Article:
- Distance: 19 miles? I think it’s technically 18, but I know we went further with all the excitedly running in circles that we did
- Elevation: 4400ft, 7800ft highest point (all the way up Aasgard, then all downhill from there!)
- Weather: 20’s and sunny up to maybe 30’s and sunny? I miss running in cold crisp weather
- Commute from Seattle: Just over two hours with no traffic if you don’t drive like a granny
- Did I Trip:
A stubbed toe, but no genuine wipeouts! Ha! Get at me!Nevermind, I forgot I tripped 3 feet from the trailhead
So we met at the trailhead. I had an unfairly good night of sleep in the back seat of my car, which doesn’t quite fit a person but with some fidgeting and a willingness to sleep in a 3d diagonal position, you’ll be fine. I guess I’m getting used to it. Sorry mom. You should know I laughed inside when your immediate reaction to me buying an xterra was “please don’t sleep in it.”
We hit the trail a little after 7. Anyone who knows me knows that my calves are being problematic right now, and they were terrible on the way up to Colchuck. I forgot aspirin. They swelled up pretty quickly, the bastards. I am too impatient for this crap. Luckily Cooper was okay just hiking, and so we trekked up to the lake. We passed a group that had gotten stuck out overnight (one was wearing shorts!) but was in good spirits. We asked if they needed food or water, they declined. They probably just wanted to get the hell off the trail. I get that, I remember ripping Tony a new one because he wanted to make coffee at 6am when we had just spent a night rapping down Cutthroat.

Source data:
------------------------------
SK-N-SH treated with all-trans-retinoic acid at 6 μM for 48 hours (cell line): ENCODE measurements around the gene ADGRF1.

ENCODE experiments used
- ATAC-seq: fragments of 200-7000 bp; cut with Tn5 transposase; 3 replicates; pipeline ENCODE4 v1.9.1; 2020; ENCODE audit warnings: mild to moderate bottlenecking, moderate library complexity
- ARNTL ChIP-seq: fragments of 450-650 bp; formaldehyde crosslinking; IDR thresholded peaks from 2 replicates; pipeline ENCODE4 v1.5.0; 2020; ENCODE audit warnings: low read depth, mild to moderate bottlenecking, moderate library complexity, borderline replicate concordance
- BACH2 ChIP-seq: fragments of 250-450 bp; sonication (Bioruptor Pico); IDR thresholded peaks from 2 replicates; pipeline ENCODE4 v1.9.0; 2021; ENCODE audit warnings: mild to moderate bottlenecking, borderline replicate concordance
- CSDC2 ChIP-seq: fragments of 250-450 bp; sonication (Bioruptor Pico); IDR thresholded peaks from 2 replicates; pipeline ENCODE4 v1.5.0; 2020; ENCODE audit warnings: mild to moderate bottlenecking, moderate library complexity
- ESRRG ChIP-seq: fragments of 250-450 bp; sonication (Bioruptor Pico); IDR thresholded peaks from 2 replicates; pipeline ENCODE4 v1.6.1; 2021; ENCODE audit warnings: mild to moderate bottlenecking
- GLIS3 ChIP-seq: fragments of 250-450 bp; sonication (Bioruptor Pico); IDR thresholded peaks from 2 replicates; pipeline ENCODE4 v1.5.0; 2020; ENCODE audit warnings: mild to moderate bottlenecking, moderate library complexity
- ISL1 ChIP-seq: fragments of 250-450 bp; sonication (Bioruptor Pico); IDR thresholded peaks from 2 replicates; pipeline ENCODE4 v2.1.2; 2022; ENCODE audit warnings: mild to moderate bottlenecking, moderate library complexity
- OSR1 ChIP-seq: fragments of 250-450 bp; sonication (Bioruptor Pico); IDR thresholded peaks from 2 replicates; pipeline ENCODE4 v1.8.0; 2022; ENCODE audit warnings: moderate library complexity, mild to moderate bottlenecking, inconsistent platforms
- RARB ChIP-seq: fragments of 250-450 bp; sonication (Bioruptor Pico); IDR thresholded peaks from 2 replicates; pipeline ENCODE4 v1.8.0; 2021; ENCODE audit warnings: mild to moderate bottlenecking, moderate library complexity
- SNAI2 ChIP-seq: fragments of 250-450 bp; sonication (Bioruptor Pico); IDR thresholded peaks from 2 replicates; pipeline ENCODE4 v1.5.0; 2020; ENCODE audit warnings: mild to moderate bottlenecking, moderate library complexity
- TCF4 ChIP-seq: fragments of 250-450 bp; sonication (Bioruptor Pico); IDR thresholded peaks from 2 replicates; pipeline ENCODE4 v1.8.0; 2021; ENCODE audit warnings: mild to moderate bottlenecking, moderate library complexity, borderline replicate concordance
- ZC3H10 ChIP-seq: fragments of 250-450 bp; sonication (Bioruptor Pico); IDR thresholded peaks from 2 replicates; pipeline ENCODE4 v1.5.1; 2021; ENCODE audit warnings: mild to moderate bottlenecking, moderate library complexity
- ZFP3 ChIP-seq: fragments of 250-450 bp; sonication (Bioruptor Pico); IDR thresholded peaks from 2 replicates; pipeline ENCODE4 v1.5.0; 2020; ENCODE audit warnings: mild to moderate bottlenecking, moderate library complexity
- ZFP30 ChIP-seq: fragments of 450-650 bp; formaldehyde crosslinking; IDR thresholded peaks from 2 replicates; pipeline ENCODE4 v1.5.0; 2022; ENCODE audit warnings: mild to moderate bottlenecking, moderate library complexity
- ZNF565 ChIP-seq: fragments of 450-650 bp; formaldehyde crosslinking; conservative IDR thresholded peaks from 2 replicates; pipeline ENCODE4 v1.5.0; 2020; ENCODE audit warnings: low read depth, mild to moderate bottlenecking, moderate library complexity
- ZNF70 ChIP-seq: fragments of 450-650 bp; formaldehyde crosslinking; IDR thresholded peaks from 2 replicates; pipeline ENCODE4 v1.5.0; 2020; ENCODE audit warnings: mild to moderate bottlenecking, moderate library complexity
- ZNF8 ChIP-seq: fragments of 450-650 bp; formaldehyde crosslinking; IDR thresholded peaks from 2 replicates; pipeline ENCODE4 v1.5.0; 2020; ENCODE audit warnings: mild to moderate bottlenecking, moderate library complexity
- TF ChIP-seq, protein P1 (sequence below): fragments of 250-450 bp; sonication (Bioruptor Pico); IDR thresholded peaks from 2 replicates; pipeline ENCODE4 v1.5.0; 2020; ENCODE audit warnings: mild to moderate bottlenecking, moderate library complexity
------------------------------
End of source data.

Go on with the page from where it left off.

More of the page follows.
At the lake, we ran down to the boulders by the water to get the obligatory pictures of Dragontail over Colchuck. There was one pesky cloud in the way, but everything else was sunny. We ran into a few groups who had spent the night, all of whom said microspikes would be a necessity. I was torn – 50% of me said ha, bullshit, and 50% of me said EVE WHY’D YOU LEAVE THE SPIKES IN THE CAR. Cooper brought his yaktrax, we decided we’d split one and one if it came down to it. I mean, at the very least we’d end up with a good story about a
dangerous hilarious slip with one yaktrak.